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He said what? Exercise and good food will help you ignore abuse apparently. If only we knew!

Image of young woman with backlighting with statement saying "leave me alone"

This si a continued saga from my previous Blog. Today, I find myself even more deeply angered after reflecting on the situation involving GG and the shoplifting charge she is facing. Viewing this through the lens of the relentless bullying she has endured since joining the Green Party adds a layer of trauma to an already complex situation. You may have read my previous piece on this and trauma.

Unfortunately, it’s a familiar narrative for yet another non-white woman who has been disproportionately exposed to bullying and abuse. The reported context of mental distress surrounding the alleged shoplifting incident, coupled with a recent diagnosis of MS, provides crucial additional context. The legal aspect is now in the hands of the courts, but the still today ongoing abuse directed at Ghahraman is simply reprehensible.

What has fueled my frustration even further is the response from member of parliament. When asked about G’s mental health, they replied with a simplistic “exercise and a good diet goes a long way to helping with mental health.”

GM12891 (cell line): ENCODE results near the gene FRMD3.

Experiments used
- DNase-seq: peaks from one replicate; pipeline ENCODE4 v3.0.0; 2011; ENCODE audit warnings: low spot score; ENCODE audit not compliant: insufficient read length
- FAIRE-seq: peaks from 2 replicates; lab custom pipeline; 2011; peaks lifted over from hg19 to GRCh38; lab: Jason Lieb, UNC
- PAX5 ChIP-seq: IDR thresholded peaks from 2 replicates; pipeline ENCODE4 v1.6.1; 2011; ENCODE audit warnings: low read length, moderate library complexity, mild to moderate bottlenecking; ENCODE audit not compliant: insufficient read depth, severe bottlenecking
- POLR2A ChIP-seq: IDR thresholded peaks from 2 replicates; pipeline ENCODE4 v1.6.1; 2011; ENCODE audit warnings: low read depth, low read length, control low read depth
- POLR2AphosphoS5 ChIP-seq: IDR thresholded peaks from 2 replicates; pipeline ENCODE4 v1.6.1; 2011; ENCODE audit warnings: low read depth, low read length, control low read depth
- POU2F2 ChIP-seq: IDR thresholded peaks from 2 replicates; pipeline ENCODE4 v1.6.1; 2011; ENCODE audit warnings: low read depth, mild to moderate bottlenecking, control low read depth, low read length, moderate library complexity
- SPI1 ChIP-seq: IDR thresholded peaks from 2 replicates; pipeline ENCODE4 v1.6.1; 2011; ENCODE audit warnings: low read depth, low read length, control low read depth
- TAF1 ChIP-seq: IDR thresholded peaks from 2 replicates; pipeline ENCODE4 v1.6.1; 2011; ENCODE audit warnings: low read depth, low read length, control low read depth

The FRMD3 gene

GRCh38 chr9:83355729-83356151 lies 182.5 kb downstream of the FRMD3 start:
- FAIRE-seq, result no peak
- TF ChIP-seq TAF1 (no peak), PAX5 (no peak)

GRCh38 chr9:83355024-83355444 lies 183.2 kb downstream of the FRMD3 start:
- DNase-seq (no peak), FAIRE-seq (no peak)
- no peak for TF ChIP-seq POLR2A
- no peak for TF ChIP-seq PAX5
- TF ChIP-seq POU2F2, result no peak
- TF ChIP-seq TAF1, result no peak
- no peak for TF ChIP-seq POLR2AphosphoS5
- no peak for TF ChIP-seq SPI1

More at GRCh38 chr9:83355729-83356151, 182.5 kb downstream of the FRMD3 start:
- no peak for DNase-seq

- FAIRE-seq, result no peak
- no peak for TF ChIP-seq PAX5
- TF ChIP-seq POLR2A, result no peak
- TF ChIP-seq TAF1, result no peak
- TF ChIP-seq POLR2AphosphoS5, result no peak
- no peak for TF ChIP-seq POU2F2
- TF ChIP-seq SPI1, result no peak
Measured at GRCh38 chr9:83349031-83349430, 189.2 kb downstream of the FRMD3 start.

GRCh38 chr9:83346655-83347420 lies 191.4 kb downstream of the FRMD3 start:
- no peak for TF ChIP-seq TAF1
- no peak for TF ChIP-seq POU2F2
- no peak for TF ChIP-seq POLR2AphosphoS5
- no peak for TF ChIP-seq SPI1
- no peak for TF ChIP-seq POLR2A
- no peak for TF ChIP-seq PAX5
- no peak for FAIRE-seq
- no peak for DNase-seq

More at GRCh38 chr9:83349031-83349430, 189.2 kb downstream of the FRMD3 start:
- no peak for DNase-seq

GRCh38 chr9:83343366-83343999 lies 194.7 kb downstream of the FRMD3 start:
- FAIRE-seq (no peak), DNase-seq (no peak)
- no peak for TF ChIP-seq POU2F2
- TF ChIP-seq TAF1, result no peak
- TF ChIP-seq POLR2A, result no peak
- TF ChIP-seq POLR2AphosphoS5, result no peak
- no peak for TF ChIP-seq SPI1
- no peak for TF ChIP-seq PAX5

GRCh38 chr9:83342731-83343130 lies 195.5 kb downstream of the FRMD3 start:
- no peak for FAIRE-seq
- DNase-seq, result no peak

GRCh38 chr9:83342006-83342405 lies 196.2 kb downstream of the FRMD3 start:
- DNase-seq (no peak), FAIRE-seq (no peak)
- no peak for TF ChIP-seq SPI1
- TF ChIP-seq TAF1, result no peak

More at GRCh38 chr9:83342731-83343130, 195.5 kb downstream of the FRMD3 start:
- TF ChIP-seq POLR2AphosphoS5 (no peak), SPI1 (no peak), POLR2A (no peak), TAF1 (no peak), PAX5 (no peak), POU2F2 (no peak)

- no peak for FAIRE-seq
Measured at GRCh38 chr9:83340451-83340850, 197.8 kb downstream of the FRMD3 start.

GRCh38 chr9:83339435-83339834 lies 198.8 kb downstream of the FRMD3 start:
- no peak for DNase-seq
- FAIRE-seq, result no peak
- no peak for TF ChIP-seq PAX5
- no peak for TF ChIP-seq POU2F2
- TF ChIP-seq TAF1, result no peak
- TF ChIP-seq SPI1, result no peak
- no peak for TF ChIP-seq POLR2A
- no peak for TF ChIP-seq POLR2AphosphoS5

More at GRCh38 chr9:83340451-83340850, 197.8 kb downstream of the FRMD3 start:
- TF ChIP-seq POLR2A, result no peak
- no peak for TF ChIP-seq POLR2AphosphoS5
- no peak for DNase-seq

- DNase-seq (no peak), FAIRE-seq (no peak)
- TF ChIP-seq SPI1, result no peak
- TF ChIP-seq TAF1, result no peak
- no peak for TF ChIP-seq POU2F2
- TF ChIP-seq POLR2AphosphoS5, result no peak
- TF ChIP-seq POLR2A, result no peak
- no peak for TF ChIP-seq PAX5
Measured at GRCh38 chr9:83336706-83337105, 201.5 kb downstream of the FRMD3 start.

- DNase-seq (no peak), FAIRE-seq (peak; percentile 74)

It’s disheartening that they believe such basic remedies can erase the trauma of vile threats and bullying, showcasing a clear lack of understanding regarding the profound impact of trauma on mental well-being.

Bullying is a known contributor to declining mental health, leading to distress. Mental health issues encompass not only our thoughts and feelings but also our behaviour. While physical well-being is undoubtedly important, being the victim of heinous attacks like G has endured undoubtedly takes a toll on her physical health, but that isn’t the concern.

The suggestion of such a simplistic and naive remedy is appalling, and it places them among those who perpetuate the bullying. The comments diminish G’s experiences, insinuating that her ability to stand up to bullies is linked to her lifestyle choices.

Numerous studies highlighting gender differences in bullying demonstrate that more women face such challenges than men. For instance, in a review of research on gender and workplace bullying (Salin, 2018), several studies emphasised a stronger association between cyberbullying and mental health issues among women compared to men.

It is crucial for all of us to be outspoken in challenging such perspectives. Over the past couple of years in Aotearoa NZ, we’ve witnessed too many individuals, primarily women, forced to step down from their roles due to distress caused by online and covert bullying. Some key figures in the country are leading these attacks, attracting disaffected and angry individuals to follow suit. It’s time for us all to unite and say, “Enough. This must stop.”

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